As you may have heard, a special deduction designed to stimulate the U.S. manufacturing sector and various other industries — the domestic production activity deduction (DPAD) — was repealed after major tax legislation at the end of 2017.
The DPAD often ended up being a valuable deduction, equal to 9 percent of a company’s qualified production activities income (including the cost of goods, deductions, expenses, and losses). That’s why it’s leaving a pretty big void for some businesses.
This may be especially true if you have a seasonal business relying heavily on holiday gift-shopping. While you may have gotten near-immediate tax benefits for producing goods at year-end in the past, that’s no longer the case.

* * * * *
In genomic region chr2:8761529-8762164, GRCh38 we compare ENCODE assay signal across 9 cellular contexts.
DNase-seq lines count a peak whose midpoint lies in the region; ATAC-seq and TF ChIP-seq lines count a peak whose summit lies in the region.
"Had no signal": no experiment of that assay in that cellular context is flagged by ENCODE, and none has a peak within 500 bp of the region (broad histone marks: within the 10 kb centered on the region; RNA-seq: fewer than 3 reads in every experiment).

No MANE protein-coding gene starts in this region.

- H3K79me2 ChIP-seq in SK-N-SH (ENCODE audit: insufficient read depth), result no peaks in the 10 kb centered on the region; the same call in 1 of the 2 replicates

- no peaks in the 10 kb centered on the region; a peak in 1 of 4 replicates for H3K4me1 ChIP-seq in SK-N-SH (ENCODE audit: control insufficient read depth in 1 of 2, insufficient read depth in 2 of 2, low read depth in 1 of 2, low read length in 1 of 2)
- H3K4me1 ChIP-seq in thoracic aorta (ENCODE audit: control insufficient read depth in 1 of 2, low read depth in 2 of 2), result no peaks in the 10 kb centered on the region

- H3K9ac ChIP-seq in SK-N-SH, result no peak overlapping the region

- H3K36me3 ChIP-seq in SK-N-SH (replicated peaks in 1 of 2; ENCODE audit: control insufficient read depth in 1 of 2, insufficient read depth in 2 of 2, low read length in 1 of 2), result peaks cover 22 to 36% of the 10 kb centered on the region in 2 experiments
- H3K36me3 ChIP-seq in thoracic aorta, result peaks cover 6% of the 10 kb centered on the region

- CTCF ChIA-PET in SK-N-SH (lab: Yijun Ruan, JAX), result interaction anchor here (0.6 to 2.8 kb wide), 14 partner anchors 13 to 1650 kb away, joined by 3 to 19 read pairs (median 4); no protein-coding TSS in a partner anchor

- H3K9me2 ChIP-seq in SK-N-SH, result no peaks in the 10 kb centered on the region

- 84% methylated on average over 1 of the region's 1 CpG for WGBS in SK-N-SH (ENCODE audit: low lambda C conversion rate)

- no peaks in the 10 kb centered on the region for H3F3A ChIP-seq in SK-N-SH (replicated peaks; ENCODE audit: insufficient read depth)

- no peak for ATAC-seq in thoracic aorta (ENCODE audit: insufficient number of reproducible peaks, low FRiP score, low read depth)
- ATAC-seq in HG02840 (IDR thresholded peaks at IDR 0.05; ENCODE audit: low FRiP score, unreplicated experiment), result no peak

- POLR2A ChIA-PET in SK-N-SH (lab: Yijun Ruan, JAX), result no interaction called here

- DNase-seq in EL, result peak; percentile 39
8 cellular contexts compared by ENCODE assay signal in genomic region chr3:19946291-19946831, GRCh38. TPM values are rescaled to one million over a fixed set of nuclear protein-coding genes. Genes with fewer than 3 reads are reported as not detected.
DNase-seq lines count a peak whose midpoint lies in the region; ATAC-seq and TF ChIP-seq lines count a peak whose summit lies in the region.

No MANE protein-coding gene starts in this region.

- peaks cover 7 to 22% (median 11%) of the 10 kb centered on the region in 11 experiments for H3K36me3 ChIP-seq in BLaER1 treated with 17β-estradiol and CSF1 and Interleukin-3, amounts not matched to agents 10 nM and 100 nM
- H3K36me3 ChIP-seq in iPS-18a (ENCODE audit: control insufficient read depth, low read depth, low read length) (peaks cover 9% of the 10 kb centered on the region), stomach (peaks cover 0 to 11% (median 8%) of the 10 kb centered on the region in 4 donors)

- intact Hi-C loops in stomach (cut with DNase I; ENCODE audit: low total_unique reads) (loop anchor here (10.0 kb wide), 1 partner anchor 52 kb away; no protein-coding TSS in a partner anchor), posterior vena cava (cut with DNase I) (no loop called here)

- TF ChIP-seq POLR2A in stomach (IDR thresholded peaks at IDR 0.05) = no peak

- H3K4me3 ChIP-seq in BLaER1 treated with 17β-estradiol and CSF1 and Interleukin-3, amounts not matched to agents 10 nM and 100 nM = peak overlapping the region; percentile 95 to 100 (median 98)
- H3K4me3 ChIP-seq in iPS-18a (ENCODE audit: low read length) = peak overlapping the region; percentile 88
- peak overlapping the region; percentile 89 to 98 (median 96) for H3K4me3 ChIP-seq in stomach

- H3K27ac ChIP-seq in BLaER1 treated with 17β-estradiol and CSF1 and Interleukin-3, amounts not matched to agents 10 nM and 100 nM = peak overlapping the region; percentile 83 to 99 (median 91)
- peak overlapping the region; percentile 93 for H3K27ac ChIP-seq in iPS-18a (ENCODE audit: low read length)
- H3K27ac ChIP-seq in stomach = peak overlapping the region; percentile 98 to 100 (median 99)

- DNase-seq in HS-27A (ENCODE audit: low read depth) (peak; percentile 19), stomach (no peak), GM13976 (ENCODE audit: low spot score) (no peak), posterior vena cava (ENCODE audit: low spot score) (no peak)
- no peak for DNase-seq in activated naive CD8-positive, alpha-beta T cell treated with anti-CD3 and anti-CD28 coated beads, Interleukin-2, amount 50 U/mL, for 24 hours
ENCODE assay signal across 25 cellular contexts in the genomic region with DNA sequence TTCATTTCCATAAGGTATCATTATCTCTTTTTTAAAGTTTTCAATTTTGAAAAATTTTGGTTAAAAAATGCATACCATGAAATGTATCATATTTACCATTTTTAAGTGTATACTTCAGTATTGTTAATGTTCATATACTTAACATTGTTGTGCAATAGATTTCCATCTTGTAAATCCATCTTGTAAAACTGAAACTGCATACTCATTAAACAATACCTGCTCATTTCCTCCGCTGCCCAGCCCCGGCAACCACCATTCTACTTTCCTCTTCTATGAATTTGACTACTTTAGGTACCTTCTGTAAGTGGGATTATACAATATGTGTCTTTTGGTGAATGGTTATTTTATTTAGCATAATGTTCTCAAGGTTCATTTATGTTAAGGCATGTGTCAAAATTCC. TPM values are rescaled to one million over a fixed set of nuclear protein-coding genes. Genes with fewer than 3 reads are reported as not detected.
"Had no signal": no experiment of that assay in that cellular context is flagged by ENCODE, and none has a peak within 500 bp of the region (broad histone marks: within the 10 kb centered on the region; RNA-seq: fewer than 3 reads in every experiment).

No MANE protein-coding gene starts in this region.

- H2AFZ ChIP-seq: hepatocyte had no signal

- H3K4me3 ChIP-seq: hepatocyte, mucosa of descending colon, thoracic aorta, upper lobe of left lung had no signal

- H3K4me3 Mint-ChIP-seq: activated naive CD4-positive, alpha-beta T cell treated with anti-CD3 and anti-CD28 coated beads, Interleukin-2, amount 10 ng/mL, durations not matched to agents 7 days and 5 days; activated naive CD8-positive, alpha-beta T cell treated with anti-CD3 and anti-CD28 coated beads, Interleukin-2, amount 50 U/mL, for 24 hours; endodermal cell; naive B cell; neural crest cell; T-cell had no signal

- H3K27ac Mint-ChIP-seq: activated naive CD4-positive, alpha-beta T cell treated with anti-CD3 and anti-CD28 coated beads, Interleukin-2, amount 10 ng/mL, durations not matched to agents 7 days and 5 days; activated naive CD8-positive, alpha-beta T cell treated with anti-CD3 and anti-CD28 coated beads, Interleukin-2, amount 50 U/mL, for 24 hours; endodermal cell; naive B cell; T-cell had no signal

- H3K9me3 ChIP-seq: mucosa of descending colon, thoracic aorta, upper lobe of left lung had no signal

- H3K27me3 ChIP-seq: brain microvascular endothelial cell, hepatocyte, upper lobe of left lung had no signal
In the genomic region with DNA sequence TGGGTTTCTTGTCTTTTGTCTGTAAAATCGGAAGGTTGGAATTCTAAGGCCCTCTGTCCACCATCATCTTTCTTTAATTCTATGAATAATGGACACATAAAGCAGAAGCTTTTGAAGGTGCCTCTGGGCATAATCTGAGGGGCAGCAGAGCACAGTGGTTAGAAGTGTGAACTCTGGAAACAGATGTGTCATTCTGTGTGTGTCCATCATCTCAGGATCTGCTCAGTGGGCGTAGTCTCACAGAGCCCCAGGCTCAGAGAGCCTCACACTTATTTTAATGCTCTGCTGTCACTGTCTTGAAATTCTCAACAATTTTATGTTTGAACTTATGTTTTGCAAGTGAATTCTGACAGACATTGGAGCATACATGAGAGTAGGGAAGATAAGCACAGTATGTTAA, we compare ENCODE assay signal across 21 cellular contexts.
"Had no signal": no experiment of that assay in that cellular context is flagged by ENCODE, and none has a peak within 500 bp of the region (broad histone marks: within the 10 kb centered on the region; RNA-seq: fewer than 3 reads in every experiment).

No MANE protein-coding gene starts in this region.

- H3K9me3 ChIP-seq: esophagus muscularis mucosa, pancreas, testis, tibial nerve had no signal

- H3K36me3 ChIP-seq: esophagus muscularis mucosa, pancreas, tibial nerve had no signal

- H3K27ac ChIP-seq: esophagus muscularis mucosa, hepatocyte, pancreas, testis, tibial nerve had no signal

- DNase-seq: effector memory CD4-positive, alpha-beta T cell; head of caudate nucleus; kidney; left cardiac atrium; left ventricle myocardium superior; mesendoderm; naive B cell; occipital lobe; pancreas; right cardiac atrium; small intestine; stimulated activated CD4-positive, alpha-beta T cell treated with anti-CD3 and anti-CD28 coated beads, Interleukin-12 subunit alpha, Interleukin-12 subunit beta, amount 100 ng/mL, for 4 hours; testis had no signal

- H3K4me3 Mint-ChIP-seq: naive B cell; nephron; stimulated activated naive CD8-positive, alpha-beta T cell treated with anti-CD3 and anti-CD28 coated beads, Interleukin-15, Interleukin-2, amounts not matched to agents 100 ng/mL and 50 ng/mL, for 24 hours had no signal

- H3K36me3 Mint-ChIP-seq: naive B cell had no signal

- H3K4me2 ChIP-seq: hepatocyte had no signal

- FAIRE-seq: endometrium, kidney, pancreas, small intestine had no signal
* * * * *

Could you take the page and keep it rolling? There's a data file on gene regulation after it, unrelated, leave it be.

Other ways to save
Nevertheless, there are other new tax law provisions that may be able to pick up some of the slack from losing the DPAD. Here are a few to consider:
- A reduction in corporate tax rates to a flat 21 percent rate.
- Generous Section 179 expensing and bonus depreciation for property placed in service this year.
- Enhanced tax benefits for vehicles used for business driving.
- A deduction of up to 20 percent of qualified business income (QBI) for pass-through entities.
- A switch to the cash accounting method for certain small businesses.
Call if you have questions about implementing year-end strategies that optimize these tax benefits.